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Astronomers spot two galaxies colliding just after the Big Bang for first time

Yahoo! News UK logo Yahoo! News UK 19/06/2019 Rob Waugh

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Astronomers have glimpsed two galaxies colliding thirteen billion years ago - at the dawn of time, just a few hundred million years after the Big Bang.

Analysing signals using a huge telescope in Chile, the researchers believe that a distant object is in fact two galaxies, captured mid-collision, the earliest ever seen.

Researchers at Waseda University, Japan, used the ALMA Large Millimeter/submillimeter Array (ALMA) to observe B14-65666, an object located 13 billion light-years away in the constellation Sextans.

The two galaxies merged (Waseda University) The two galaxies merged (Waseda University)

Because of its enormous distance from Earth, we see it as it was at the dawn of the universe.

The signals we receive from B14-65666 today had to travel for 13 billion years to reach us.

They show us the image of what the galaxy looked like 13 billion years ago, less than 1 billion years after the Big Bang.

The research team estimated that the total stellar mass of B14-65666 is less than 10% that of the Milky Way, meaning that it’s in its earliest phases of evolution. Despite its youth, B14-65666 is producing stars 100 times more actively than the Milky Way.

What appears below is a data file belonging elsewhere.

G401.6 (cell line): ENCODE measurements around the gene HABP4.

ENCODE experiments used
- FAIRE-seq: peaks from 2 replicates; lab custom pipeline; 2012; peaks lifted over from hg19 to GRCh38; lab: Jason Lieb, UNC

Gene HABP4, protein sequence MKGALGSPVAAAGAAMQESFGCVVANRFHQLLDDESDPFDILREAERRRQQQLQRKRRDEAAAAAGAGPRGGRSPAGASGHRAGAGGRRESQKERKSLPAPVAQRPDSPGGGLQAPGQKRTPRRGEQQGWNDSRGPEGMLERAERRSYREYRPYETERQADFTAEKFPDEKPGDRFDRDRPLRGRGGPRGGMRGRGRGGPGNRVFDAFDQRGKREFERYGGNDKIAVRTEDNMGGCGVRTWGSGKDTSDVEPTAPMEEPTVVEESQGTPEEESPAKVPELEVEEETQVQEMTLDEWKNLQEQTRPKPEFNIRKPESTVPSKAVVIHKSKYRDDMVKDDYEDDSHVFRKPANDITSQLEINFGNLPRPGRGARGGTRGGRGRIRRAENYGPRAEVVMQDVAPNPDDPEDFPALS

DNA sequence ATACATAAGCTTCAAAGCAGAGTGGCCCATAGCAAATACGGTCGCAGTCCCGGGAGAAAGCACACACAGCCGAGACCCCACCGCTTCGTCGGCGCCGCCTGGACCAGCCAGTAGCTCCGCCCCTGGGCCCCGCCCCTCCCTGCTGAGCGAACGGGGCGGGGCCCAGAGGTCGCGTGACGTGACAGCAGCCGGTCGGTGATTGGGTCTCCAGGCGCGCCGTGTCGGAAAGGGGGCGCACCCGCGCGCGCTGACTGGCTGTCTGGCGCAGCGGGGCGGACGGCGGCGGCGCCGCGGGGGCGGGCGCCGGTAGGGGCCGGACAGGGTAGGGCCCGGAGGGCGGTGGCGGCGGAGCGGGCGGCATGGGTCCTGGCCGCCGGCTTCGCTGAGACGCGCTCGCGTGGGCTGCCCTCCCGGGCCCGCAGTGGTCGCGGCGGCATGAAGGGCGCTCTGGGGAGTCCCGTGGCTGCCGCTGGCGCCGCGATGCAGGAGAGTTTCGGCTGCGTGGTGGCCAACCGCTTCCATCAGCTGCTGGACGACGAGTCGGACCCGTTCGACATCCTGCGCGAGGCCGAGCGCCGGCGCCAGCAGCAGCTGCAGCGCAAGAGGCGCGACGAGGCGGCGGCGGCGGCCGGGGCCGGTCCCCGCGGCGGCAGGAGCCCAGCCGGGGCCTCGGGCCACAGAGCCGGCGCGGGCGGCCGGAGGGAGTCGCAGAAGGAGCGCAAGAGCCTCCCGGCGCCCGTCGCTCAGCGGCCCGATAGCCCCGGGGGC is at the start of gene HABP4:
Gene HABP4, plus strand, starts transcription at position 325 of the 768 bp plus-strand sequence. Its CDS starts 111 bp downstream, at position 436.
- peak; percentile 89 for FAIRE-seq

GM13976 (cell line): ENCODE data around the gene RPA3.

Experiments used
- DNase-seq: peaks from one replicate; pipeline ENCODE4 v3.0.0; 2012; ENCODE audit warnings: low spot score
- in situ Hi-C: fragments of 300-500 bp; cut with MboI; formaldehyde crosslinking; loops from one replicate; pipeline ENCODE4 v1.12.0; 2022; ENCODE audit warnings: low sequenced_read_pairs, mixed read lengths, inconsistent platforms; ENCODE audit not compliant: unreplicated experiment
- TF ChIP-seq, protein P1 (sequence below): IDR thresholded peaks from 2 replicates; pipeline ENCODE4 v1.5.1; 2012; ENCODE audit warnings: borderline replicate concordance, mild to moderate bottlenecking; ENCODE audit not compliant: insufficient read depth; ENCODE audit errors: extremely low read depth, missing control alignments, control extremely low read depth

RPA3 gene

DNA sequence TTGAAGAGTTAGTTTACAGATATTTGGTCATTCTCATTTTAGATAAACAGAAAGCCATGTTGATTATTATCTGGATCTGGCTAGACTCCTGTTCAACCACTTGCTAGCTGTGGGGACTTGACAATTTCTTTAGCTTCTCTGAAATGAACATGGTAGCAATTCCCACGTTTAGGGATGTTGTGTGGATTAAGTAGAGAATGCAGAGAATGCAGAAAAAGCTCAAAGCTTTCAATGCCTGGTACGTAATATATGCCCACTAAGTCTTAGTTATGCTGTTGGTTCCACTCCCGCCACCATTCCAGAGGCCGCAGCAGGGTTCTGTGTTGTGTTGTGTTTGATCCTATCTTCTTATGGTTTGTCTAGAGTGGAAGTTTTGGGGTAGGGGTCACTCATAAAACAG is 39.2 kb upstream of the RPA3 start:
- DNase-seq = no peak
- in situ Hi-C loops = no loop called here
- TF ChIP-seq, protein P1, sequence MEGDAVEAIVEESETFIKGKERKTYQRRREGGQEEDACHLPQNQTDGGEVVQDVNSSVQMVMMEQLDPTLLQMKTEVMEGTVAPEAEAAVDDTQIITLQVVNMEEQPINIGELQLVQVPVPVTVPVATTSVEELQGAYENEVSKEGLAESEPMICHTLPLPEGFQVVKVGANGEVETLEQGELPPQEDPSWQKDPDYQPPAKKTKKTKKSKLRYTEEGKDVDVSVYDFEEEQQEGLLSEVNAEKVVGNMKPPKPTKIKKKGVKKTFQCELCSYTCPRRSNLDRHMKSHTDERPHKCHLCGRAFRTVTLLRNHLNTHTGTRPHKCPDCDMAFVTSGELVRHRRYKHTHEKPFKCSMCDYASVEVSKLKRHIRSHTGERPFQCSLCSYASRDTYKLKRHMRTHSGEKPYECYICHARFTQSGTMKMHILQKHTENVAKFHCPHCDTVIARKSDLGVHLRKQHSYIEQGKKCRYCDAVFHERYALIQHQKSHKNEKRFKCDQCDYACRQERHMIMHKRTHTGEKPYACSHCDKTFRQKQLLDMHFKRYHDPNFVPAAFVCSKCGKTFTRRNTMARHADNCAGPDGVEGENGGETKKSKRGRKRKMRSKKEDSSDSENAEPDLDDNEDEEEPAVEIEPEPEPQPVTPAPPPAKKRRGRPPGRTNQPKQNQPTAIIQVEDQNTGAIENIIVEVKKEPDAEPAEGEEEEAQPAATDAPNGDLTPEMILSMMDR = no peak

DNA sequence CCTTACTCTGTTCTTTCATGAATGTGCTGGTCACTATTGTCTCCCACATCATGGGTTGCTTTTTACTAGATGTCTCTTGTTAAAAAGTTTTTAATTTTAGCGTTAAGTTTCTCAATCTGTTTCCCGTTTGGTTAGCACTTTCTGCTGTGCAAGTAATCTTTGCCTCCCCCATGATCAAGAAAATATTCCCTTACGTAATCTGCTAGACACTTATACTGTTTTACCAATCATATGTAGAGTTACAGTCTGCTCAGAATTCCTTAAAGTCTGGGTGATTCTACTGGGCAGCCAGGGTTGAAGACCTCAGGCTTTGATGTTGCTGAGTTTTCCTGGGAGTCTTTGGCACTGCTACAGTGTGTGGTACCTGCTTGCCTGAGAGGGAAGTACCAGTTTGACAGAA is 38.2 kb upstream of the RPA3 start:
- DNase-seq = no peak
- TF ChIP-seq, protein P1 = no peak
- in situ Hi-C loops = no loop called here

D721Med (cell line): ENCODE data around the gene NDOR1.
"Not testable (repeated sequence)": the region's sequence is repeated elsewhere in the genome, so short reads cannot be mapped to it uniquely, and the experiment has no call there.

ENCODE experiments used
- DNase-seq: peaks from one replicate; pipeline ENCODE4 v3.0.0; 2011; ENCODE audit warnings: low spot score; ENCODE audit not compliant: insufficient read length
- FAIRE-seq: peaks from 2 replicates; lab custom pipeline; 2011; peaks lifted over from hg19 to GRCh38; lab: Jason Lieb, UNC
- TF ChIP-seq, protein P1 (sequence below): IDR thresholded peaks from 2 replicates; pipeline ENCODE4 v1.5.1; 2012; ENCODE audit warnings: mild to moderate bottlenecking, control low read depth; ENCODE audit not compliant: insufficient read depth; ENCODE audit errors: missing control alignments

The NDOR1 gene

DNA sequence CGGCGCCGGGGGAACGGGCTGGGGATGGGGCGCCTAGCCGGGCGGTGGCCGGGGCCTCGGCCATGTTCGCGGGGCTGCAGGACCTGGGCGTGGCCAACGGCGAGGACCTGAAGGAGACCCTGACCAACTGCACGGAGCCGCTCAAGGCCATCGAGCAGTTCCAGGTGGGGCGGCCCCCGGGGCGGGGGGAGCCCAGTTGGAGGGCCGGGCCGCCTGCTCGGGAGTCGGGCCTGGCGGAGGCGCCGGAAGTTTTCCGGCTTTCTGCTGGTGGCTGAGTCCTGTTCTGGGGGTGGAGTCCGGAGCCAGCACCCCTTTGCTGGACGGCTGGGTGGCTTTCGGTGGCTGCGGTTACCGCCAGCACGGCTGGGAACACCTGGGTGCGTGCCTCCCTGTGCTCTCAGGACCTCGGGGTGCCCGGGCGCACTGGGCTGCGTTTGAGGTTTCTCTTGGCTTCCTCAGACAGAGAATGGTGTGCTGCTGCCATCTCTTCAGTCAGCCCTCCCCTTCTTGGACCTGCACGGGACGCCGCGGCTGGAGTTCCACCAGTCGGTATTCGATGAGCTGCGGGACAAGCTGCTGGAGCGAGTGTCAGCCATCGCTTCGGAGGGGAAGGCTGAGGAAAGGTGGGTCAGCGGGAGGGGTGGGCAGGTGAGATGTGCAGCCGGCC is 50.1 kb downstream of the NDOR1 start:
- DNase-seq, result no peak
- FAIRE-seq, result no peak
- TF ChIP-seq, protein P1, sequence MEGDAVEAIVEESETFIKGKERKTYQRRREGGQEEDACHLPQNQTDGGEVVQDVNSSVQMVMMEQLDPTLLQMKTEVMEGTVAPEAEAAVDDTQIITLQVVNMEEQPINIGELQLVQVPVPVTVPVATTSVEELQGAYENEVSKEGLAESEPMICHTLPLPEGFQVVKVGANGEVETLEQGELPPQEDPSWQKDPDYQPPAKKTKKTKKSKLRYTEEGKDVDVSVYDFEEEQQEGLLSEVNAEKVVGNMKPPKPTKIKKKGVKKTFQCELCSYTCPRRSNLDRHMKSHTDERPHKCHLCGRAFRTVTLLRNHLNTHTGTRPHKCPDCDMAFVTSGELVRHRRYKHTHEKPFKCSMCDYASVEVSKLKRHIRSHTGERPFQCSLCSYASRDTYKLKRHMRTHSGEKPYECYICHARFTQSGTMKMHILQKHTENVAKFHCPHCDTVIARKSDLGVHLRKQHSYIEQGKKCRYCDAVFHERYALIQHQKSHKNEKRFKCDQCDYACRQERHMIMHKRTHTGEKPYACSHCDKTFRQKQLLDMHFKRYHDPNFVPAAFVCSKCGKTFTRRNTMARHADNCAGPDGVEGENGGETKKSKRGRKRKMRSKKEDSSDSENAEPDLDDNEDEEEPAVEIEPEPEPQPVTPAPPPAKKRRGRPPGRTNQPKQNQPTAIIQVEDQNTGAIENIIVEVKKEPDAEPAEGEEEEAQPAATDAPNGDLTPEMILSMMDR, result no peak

Such active star-formation rate is another signature of galactic mergers because the gas compression in colliding galaxies naturally leads to bursty star-formation.

Takuya Hashimoto said, ‘With rich data from ALMA and HST, combined with advanced data analysis, we could put the pieces together to show that B14-65666 is a pair of merging galaxies in the earliest era of the Universe.

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‘Detection of radio waves from three components in such a distant object demonstrates ALMA’s high capability to investigate the distant Universe.’

Present galaxies like our Milky Way have experienced countless, often violent, mergers. Sometimes a more massive galaxy swallowed a smaller one.

In rare cases, galaxies with similar sizes merged to form a new, larger galaxy. Mergers are essential for galaxy evolution, attracting many astronomers eager to trace back them.

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